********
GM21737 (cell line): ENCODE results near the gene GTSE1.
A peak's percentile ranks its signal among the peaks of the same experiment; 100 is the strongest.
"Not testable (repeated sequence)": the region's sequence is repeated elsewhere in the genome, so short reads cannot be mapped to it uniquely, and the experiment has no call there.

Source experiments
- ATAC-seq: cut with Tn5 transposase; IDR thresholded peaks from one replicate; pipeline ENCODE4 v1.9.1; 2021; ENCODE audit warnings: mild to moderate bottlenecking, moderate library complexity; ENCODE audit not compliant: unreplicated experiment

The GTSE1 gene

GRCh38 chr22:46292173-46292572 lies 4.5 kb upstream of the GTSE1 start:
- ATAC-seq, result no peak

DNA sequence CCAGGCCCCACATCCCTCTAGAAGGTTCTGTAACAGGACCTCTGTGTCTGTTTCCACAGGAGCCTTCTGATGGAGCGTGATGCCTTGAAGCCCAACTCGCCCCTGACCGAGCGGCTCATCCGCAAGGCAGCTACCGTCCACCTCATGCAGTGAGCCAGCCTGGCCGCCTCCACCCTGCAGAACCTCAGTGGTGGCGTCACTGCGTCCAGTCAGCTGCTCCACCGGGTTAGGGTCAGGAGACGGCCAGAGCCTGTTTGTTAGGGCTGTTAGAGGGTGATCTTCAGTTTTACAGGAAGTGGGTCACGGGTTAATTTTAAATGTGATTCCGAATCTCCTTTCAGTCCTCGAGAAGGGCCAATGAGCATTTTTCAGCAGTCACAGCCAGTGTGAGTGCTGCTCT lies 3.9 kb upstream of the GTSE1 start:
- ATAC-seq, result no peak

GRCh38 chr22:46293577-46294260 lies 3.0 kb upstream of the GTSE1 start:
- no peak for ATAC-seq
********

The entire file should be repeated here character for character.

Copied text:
GM21737 (cell line): ENCODE results near the gene GTSE1.
A peak's percentile ranks its signal among the peaks of the same experiment; 100 is the strongest.
"Not testable (repeated sequence)": the region's sequence is repeated elsewhere in the genome, so short reads cannot be mapped to it uniquely, and the experiment has no call there.

Source experiments
- ATAC-seq: cut with Tn5 transposase; IDR thresholded peaks from one replicate; pipeline ENCODE4 v1.9.1; 2021; ENCODE audit warnings: mild to moderate bottlenecking, moderate library complexity; ENCODE audit not compliant: unreplicated experiment

The GTSE1 gene

GRCh38 chr22:46292173-46292572 lies 4.5 kb upstream of the GTSE1 start:
- ATAC-seq, result no peak

DNA sequence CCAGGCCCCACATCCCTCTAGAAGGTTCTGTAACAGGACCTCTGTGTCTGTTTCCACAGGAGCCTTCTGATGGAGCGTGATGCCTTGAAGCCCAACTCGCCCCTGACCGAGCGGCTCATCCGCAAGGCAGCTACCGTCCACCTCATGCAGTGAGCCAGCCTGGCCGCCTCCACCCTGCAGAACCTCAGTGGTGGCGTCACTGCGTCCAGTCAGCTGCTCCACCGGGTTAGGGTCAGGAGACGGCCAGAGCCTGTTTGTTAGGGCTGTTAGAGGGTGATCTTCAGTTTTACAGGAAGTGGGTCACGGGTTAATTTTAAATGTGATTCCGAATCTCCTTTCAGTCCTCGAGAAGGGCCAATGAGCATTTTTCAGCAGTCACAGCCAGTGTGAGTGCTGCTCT lies 3.9 kb upstream of the GTSE1 start:
- ATAC-seq, result no peak

GRCh38 chr22:46293577-46294260 lies 3.0 kb upstream of the GTSE1 start:
- no peak for ATAC-seq